What a lark! What a plunge!

Early in the story, Clarissa makes these remarks about the beginning of a new day. She recalls her childhood at Bourton and how she would burst through the open French windows into the open air of the family’s opulent estate. This vivid memory sets up the novel’s motion between attention to the present moment and a longing for the distant past. In her mind, Clarissa lives in both worlds simultaneously.

How he scolded her! How they argued! She would marry a Prime Minister and stand at the top of a staircase; the perfect hostess he called her (she cried over it in her bedroom), she had the makings of the perfect hostess, he said.

Clarissa recalls her dramatic relationship with Peter Walsh when they were both young. Peter represented adventure and travel; Clarissa preferred safety and caution. Peter chided her for her choices. His comments that she would be a member of high society and a perfect hostess were not meant as compliments. His satire hurt her then, and she still carries the pain of his harsh criticism of her character.

[F]eeling herself suddenly shriveled, aged, breastless, the grinding, blowing, flowering of the day, out of doors, out of the window, out of her body and brain which now failed . . .

Clarissa’s stream of consciousness spans from the specific and personal to the past and memory and even to an awareness that seems out-of-body. The poetry of Woolf’s language in moments such as this broke ground in the literary world, as her long sentences move from one vivid image to the next, building in intensity like ocean waves, combining the minutiae of the present with broad and abstract ideas about time and perception.

Now of course, thought Clarissa, he’s enchanting! Perfectly enchanting! Now I remember how impossible it was ever to make up my mind—and why did I make up my mind—not to marry him? she wondered, that awful summer.

Peter surprises Clarissa when he arrives because she had not read his letter telling when he would show up, and as they chat, she remembers how fondly she feels for him. Many years ago, when they were young, she chose Richard over Peter, and at this moment, she feels the sting of regret. The two of them proceed to recall the past, sitting in the moonlight together beside the lake. They still love each other after all these years.

But she had often said to him that she had been right not to marry Peter Walsh; which, knowing Clarissa, was obviously true; she wanted support. Not that she was weak; but she wanted support.

As Richard Dalloway walks home after his lunch with Hugh Whitbread and Lady Bruton, he buys roses for his wife, Clarissa. Afterward, as he heads home, he muses about their history together. He knows that Peter Walsh is back in London because they mentioned him at lunch. He admits to himself that he had once been jealous of Peter because he knew that he and Clarissa had been in love, but this jealousy has waned. He knows that Clarissa married him for security and safety, not because they were passionately in love.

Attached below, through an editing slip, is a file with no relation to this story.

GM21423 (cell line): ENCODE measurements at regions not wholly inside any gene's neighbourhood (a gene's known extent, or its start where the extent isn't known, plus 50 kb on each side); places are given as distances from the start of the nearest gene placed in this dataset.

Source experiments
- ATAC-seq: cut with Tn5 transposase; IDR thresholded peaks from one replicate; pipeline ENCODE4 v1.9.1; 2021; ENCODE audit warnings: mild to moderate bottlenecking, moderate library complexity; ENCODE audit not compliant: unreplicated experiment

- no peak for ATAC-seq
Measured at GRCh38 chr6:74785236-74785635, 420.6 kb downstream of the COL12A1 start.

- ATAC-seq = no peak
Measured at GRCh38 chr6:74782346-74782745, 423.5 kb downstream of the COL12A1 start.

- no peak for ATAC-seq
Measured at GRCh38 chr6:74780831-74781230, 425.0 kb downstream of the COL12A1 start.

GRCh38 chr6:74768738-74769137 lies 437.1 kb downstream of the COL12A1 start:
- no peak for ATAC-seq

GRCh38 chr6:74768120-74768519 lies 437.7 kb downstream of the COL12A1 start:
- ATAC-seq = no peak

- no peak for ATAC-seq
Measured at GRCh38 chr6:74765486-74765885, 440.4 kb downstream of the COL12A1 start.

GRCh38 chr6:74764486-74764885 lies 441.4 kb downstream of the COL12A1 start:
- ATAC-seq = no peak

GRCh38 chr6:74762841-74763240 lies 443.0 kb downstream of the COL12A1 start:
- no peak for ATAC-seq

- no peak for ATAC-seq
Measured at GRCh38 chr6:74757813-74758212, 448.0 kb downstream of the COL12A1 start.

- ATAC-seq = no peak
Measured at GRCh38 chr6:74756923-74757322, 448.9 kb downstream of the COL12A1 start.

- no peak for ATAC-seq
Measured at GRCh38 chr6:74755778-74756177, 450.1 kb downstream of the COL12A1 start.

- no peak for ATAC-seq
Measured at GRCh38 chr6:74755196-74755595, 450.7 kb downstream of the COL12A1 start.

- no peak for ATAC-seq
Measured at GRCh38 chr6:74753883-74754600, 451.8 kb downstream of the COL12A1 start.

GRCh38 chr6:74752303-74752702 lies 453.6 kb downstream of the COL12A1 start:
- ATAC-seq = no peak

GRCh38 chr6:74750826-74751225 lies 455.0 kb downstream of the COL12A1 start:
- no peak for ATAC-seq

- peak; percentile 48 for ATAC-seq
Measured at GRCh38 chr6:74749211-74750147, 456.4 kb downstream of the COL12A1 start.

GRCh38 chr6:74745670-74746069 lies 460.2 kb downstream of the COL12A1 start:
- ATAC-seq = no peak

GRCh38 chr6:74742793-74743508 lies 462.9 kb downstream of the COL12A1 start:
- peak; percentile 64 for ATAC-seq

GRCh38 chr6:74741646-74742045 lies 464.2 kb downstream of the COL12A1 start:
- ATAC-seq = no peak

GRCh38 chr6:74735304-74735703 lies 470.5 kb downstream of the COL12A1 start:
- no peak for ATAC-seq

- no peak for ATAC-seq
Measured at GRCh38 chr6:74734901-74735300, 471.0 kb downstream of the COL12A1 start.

And it was an offering; to combine, to create; but to whom? And offering for the sake of offering, perhaps. Anyhow, it was her gift. Nothing else had she of the slightest importance; could not think, write, even play the piano.

In the middle of the day, after Richard has left for the House of Commons, Clarissa rests and thinks about her own life. She is neither religious like Miss Kilman, passionate like Peter Walsh, nor intelligent like her husband. However, her parties function as her gift to herself and to the world. Without them, her life would be a waste, she thinks, and they are a distillation of life itself, which she admits that she loves.

Oh dear, it was going to be a failure; a complete failure, Clarissa felt it in her bones as dear old Lord Lexham stood there apologizing for his wife who had caught cold at the Buckingham Palace garden party.

As the party begins, Clarissa’s anxiety builds as she worries that the evening will be a failure. She and Richard greet guests as they arrive, and Peter Walsh observes her words and actions. These parties are Clarissa’s joy, but they also feel stressful to her. She wants recognition and credit for a beautiful, pleasant evening, but she worries about who will or won’t attend and all the details of food, drink, and entertainment.

And Clarissa had cared for him more than she had ever cared for Richard. Sally was positive of that. “No, no, no!” said Peter (Sally should not have said that—she went too far).

During the party, Sally blurts out this truth, that Clarissa cared for him more than Richard, yet Peter immediately denies the idea. The longing that Clarissa and Peter still feel for each other creates an underlying tension throughout the novel, and Sally gives voice to this tension here. Peter knows what Sally has said to be true, although he does not know what dwells in Clarissa’s heart the way that Sally does. Sally acted as the truth-teller when they were all young, and she maintains the role in the present.